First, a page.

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ARIOSTO, LODOVICO (1474-1533) Italian poet, was born at Reggio, in Lombardy, on the 8th of September 1474. His father was Niccolo Ariosto, commander of the citadel of Reggio. He showed a strong inclination to poetry from his earliest years, but was obliged by his father to study the law—a pursuit in which he lost five of the best years of his life. Allowed at last to follow his inclination, he applied himself to the study of the classics under Gregorio da Spoleto. But after a short time, during which he read the best Latin authors, he was deprived of his teacher by Gregorio’s removal to France as tutor of Francesco Sforza. Ariosto thus lost the opportunity of learning Greek, as he intended. His father dying soon after, he was compelled to forego his literary occupations to undertake the management of the family, whose affairs were embarrassed, and to provide for his nine brothers and sisters, one of whom was a cripple. He wrote, however, about this time some comedies in prose and a few lyrical pieces. Some of these attracted the notice of the cardinal Ippolito d’Este, who took the young poet under his patronage and appointed him one of the gentlemen of his household. This prince usurped the character of a patron of literature, whilst the only reward which the poet received for having dedicated to him the Orlando Furioso, was the question, “Where did you find so many stories, Master Ludovic?” The poet himself tells us that the cardinal was ungrateful; deplores the time which he spent under his yoke; and adds, that if he received some niggardly pension, it was not to reward him for his poetry, which the prelate despised, but to make some just compensation for the poet’s running like a messenger, with the risk of his life, at his eminence’s pleasure. Nor was even this miserable pittance regularly paid during the period that the poet enjoyed it. The cardinal went to Hungary in 1518, and wished Ariosto to accompany him. The poet excused himself, pleading ill health, his love of study, the care of his private affairs and the age of his mother, whom it would have been disgraceful to leave. His excuses were not received, and even an interview was denied him. Ariosto then boldly said, that if his eminence thought to have bought a slave by assigning him the scanty pension of 75 crowns a year, he was mistaken and might withdraw his boon—which it seems the cardinal did.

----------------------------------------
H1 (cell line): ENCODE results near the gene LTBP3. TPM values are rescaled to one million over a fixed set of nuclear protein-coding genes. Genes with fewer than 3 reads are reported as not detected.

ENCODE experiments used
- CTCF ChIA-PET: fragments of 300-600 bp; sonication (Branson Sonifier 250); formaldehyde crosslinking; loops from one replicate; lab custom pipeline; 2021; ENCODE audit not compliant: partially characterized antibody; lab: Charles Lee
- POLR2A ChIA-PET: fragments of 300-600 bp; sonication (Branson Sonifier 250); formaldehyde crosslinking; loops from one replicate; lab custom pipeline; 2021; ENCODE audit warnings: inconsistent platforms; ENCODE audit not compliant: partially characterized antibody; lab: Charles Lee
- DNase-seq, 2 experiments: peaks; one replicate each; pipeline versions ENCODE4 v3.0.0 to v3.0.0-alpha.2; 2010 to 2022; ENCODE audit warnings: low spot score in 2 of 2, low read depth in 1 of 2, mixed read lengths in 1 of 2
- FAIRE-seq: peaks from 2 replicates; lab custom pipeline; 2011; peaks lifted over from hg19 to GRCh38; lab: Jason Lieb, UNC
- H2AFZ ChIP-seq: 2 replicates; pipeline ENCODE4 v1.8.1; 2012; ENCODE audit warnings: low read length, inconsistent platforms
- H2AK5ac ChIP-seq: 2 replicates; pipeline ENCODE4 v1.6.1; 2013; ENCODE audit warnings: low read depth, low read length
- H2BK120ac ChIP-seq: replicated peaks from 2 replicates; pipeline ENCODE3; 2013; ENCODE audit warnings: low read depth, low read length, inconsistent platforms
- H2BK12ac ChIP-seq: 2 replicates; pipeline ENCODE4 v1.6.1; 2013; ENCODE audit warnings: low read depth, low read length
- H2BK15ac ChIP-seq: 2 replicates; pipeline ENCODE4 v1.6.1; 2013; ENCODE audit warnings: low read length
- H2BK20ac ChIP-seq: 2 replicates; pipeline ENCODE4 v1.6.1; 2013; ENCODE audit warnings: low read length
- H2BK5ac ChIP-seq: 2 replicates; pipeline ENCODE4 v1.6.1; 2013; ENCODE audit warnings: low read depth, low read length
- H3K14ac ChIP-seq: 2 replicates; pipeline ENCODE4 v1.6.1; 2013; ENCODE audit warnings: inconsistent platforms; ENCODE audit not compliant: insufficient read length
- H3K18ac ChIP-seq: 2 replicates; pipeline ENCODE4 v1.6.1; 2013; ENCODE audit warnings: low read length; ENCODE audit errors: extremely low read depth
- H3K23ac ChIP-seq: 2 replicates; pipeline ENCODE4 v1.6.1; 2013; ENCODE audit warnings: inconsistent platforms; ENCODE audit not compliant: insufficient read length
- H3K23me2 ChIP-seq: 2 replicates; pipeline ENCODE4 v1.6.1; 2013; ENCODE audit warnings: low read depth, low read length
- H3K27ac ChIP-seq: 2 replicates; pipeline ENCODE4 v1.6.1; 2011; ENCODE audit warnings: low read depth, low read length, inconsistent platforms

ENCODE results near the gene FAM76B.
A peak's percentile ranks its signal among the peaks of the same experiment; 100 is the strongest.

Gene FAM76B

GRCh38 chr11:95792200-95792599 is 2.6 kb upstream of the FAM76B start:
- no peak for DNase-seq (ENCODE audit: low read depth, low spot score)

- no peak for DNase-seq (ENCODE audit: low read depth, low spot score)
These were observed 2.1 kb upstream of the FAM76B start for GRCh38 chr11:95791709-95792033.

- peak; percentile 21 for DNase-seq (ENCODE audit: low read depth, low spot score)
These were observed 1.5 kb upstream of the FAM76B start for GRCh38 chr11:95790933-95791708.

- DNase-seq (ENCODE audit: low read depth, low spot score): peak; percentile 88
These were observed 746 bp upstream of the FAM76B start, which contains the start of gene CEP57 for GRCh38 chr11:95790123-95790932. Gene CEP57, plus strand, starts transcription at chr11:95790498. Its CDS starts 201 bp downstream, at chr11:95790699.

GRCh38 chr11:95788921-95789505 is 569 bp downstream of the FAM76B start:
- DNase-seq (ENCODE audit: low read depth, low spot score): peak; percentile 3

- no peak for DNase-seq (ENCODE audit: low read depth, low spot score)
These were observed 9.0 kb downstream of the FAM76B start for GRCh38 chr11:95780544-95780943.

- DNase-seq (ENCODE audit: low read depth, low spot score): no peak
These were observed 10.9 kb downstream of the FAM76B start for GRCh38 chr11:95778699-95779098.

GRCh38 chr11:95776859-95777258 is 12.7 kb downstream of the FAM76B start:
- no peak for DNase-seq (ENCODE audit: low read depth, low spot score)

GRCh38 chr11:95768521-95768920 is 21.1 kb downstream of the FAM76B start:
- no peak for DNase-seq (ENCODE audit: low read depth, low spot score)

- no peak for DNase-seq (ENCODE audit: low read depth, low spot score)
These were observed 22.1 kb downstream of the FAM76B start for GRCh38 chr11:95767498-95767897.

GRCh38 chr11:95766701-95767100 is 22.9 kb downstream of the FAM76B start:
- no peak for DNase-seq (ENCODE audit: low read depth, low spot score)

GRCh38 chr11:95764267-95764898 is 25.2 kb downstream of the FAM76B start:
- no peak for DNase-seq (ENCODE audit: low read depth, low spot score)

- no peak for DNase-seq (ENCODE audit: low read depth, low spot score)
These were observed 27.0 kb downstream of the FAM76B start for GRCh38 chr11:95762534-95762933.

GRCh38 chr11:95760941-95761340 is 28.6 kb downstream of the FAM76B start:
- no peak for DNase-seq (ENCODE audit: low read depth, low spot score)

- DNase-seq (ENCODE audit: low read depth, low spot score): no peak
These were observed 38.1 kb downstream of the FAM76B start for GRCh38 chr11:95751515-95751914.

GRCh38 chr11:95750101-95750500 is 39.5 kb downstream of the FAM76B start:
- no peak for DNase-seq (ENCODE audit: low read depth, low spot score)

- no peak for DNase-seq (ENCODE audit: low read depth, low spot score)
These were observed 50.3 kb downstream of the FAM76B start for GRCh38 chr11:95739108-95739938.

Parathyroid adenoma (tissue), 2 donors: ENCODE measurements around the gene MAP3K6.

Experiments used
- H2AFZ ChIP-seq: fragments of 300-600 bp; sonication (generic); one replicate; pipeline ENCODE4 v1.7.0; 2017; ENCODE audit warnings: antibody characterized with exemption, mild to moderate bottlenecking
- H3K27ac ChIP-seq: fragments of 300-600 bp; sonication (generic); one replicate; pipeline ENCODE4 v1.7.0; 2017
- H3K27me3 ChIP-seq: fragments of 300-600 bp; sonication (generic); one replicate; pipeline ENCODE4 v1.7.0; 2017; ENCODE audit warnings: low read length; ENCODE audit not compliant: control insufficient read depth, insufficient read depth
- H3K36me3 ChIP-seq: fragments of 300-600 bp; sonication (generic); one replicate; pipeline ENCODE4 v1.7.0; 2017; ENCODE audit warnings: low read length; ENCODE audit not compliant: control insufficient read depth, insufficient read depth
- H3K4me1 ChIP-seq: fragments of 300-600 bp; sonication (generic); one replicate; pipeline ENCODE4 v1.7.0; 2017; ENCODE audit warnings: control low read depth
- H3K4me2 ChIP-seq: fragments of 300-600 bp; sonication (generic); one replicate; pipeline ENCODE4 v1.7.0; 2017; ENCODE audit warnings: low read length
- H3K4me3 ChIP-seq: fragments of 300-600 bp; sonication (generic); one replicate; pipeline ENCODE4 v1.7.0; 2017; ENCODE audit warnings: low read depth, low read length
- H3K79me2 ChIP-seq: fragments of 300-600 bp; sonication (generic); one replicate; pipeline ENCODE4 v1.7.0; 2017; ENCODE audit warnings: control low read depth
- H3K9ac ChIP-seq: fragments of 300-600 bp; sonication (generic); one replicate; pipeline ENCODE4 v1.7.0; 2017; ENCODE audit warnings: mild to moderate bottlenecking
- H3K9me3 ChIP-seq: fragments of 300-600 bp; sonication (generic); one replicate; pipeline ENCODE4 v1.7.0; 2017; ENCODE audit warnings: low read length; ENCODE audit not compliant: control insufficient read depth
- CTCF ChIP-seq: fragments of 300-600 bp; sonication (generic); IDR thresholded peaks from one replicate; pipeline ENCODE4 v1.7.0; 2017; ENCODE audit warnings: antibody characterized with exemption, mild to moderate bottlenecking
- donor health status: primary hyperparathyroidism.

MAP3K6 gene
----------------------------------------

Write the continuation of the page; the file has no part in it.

The cardinal’s brother, Alphonso, duke of Ferrara, now took the poet under his patronage. This was but an act of simple justice, Ariosto having already distinguished himself as a diplomatist, chiefly on the occasion of two visits to Rome as ambassador to Pope Julius II. The fatigue of one of these hurried journeys brought on a complaint from which he never recovered; and on his second mission he was nearly killed by order of the violent pope, who happened at the time to be much incensed against the duke of Ferrara. On account of the war, his salary of only 84 crowns a year was suspended, and it was withdrawn altogether after the peace; in consequence of which Ariosto asked the duke either to provide for him, or to allow him to seek employment elsewhere. A province, situated on the wildest heights of the Apennines, being then without a governor, Ariosto received the appointment, which he held for three years. The office was no sinecure. The province was distracted by factions and banditti, the governor had not the requisite means to enforce his authority and the duke did little to support his minister. Yet it is said that Ariosto’s government satisfied both the sovereign and the people confided to his care; and a story is added of his having, when walking out alone, fallen in with a party of banditti, whose chief, on discovering that his captive was the author of Orlando Furioso, humbly apologized for not having immediately shown him the respect which was due to his rank. Although he had little reason to be satisfied with his office, he refused an embassy to Pope Clement VII. offered to him by the secretary of the duke, and spent the remainder of his life at Ferrara, writing comedies, superintending their performance as well as the construction of a theatre, and correcting his Orlando Furioso, of which the complete edition was published only a year before his death. He died of consumption on the 6th of June 1533.